Architecture inside architecture. This is the approach of the Meet Up collection by Fantoni, a line of height-adjustable tables that creates new destinations for meeting and working inside office spaces. Not just furnishings, but plazas around which to interact, discuss and socialize. These are the main requirements of contemporary offices, and Meet Up fulfills them with a proposal that represents the evolution of executive spaces, which become less ‘individual’ and more like places for ‘meeting.’
Designed by Centro Ricerche Fantoni, the new line already reveals its architectural value in its aesthetics: regular geometry, sculptural appeal, variable heights to create different levels of use. The version with a fixed base is joined by models that incorporate a height adjustment mechanism with counter-weights to allow the tops to be raised (without using energy), while making it easy to reposition tables in the room. There are also versions adjusted with an electrical mechanism contained in a compartment that can be opened.
The essential lines, in the metal base and the slightly rounded tops, interact with decorative choices that draw on the refinement typical of residential furnishings, including the use of Calacatta or Noir marble.
Nevertheless, the common denominator of the collection is the multifunctional character of the various models, which reduce the difference between managerial spaces, meeting rooms and operative zones, reinforcing a concept of hybrid zones. Furthermore, the entire Meet Up series stands out for its ‘green’ approach.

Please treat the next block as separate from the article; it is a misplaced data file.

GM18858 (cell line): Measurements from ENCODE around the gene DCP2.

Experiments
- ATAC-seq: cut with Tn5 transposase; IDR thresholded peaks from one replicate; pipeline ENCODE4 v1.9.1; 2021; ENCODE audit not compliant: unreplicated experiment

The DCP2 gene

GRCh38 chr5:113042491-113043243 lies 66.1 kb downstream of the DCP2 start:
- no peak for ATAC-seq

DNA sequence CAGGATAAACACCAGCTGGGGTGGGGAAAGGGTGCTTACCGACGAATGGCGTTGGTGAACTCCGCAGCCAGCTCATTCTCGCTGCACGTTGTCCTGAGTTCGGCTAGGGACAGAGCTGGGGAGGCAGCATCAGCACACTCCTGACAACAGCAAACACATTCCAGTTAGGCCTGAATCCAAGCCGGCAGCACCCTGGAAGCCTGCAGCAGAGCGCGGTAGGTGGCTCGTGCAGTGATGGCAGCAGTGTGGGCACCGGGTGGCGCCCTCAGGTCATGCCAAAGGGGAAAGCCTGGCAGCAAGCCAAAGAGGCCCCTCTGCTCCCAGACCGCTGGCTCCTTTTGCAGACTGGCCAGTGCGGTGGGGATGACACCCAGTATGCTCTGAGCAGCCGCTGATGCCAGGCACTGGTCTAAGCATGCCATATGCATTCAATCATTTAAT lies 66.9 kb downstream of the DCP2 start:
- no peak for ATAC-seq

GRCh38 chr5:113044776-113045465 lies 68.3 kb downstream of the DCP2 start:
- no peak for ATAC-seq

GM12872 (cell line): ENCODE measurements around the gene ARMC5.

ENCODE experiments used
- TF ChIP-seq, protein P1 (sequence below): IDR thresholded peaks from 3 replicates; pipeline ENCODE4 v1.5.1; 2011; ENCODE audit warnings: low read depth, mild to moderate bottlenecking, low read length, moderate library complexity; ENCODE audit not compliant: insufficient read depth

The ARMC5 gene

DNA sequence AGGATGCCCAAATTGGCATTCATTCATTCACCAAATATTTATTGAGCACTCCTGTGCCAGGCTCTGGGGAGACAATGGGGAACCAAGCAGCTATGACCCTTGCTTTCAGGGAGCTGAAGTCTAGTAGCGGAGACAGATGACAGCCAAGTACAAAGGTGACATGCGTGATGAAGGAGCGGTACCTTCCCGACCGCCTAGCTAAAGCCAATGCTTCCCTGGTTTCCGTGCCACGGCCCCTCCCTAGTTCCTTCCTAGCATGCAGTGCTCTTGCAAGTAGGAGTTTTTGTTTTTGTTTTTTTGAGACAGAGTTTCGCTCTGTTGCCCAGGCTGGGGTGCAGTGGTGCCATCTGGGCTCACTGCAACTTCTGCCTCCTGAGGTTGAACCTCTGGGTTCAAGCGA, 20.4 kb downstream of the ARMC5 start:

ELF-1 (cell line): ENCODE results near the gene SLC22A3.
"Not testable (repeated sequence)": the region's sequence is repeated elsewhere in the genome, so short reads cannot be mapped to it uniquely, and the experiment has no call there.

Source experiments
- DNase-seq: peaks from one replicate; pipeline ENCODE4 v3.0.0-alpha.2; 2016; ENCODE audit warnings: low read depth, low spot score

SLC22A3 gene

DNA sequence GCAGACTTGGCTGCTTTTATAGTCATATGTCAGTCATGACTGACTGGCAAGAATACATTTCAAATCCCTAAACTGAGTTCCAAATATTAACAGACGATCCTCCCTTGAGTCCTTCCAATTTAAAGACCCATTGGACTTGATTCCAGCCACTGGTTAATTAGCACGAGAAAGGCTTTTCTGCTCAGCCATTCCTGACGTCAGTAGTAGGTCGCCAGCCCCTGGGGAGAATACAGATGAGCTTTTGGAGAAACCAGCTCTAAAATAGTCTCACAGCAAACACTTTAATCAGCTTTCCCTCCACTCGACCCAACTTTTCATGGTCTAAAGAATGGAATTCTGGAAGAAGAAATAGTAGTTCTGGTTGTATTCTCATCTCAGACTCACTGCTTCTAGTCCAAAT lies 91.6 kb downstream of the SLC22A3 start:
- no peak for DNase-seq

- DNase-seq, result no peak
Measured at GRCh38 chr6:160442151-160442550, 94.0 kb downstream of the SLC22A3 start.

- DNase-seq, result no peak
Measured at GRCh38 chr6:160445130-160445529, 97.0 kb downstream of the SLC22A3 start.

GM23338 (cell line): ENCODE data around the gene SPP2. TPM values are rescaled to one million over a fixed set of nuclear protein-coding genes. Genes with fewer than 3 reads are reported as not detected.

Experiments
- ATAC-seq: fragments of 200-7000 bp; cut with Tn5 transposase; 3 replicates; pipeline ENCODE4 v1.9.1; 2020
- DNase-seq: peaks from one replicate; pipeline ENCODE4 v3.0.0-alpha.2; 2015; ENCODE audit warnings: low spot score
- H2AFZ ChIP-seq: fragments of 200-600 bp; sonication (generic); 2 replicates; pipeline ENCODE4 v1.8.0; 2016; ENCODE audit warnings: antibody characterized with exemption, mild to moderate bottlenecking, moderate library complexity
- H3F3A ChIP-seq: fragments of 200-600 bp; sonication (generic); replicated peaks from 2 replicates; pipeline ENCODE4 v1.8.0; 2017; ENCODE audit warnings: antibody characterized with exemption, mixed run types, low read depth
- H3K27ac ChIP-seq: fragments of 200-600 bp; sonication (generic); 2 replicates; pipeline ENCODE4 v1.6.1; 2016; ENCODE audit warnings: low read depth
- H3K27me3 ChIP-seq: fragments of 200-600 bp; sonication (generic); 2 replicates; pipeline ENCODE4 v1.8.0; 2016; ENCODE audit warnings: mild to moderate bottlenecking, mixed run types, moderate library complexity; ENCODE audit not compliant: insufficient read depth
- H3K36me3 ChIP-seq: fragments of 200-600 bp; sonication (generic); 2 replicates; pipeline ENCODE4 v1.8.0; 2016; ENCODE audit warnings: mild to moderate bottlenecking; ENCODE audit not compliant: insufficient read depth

The materials are recyclable and sustainable, like the chipboard surfaces themselves (a panel produced by Fantoni in 100% recycled wood). This choice reflects the company’s attitude of many years, in pursuit of a sustainable business model featuring self-production of energy, vertical integration of production processes, circular economy and cascading of wood products as a paradigm.
The Meet Up collection also offers a range of cabinets (high and low) that stand out for their pure forms and monolithic image: with the same decorative features as the tables, they create a visual language of great consistency, while expanding the functional variety of the space, both as individual pieces in modular systemic compositions.
“We have learned to design low-intensity workspaces to respond to the need for social distancing – say the company’s spokesmen. – We have made alternative, flexible workspaces available to increase safety and security. We have also replaced open-plan areas with multifunctional work zones, and we have understood the importance of safeguarding a sense of community and connection between people.” All these factors are clearly visible in Meet Up.